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Library Journal Review
Influences like Homer's Odyssey, Shakespeare's Othello, and The Divine Comedy inform Obioma's examination of the Igbo tribe's cosmology of destiny vs. the Christian tenet of free will. This conflict is told through the compelling narrative voice of a "chi," or guardian spirit, as it appeals to the gods on behalf of its host, the chicken farmer Chinonso Solomon Olisa. A chance encounter on a bridge with a woman named Ndali who is contemplating suicide changes the trajectory of Chinonso's life in devastatingly unforeseen ways. He and Ndali, a student of pharmacology, engage in a love affair troubled by her influential family's disapproval and his deep insecurities. She is entranced by Chinonso's simple farming life, the respect he holds for his ancestral lands, and the affection he displays for his animals and birds. Yet in an ironic twist he secretly plans to sell it all for a ticket to Cyprus and a university degree that he believes will secure her family's esteem. Obioma overwhelms readers with a visceral sense of Chinonso's humanity, his love, his rage, and his despair as he struggles between fate and self-determination. VERDICT Nigerian writer Obioma blazed into the literary firmament with The Fishermen, short-listed for the Man Booker Prize in 2015, but this second, more ambitious and imaginative novel may be the one that cements his name in readers' minds. [See Prepub Alert, 7/1/18.]-Sally Bissell, formerly with Lee Cty. Lib. Syst., Fort Myers, FL © Copyright 2018. Library Journals LLC, a wholly owned subsidiary of Media Source, Inc. No redistribution permitted.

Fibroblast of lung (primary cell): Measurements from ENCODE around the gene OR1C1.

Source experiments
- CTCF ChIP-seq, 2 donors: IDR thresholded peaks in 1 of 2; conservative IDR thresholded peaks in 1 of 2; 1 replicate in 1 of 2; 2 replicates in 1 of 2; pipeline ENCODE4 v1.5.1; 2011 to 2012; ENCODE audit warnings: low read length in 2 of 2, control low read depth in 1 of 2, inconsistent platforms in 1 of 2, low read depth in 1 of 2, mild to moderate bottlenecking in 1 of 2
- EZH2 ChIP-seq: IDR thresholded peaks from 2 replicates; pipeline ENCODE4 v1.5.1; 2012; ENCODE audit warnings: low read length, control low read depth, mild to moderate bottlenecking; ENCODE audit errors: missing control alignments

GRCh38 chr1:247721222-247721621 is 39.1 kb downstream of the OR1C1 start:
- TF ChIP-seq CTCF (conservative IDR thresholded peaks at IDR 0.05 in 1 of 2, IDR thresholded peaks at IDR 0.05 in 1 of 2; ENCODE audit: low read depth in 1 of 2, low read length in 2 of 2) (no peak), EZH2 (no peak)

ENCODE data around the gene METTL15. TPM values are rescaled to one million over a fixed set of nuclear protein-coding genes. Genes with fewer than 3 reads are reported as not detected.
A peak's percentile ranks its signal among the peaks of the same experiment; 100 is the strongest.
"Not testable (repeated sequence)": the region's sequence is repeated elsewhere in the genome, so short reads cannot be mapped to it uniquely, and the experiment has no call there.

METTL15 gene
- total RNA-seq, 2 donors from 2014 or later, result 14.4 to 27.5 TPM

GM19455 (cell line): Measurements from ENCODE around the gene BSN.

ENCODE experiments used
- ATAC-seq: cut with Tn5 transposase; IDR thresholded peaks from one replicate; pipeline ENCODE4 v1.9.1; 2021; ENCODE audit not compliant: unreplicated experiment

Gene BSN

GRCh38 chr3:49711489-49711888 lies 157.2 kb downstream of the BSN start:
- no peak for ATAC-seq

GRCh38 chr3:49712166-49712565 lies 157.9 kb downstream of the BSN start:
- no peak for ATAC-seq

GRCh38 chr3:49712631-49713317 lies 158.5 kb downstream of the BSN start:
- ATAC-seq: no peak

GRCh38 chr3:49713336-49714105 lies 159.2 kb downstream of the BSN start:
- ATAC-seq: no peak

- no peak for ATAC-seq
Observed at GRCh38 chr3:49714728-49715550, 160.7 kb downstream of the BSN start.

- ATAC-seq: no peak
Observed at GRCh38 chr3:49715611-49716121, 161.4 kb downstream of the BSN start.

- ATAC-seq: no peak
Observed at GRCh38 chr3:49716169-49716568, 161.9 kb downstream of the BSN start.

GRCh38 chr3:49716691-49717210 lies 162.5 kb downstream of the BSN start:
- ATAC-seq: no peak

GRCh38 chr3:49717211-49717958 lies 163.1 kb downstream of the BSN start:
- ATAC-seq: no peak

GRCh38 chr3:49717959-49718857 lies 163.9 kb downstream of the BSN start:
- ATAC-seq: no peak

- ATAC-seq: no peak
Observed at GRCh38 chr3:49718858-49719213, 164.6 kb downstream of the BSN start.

Publishers Weekly Review
Set in Umuahia, Nigeria, Man Booker finalist Obioma's unforgettable second novel (after The Fishermen) follows the saga of Chinonso, a young and doomed poultry farmer. The story is narrated by Chinonso's chi, the guardian spirit that bridges humans and the divine in Igbo cosmology; this narrator functions as both advocate and Greek chorus in the tragedy that unfolds. Orphaned and broken by his father's death, Chinonso spends his life in isolation caring for his beloved chickens, until he sees a woman preparing to jump to her death off a bridge. She turns out to be Ndali, the daughter of a prominent local family. Suicidal in the wake of a broken engagement, Ndali is drawn to Chinonso's fierce protectiveness of his flock, seeing in him a steadiness and resoluteness of character, but she's blind to the anger and sorrow at his core. The two quickly fall in love, despite her family's mounting objections. In a bid to win their approval, Chinonso takes up an old acquaintance on the offer of university education in Cyprus, selling his family's property and possessions to pay for it. The con is painful and clear as day; Chinonso is robbed blind and left stranded in an alien land. After he meets a sympathetic nurse, a moment of violence lands Chinonso in jail, where he must bide his time-still burning with a violent determination to reclaim the life he lost and punish those responsible. Obioma's novel is electrifying, a meticulously crafted character drama told with emotional intensity. His invention, combining Igbo folklore and Greek tragedy in the context of modern Nigeria, makes for a rich, enchanting experience. (Jan.) © Copyright PWxyz, LLC. All rights reserved.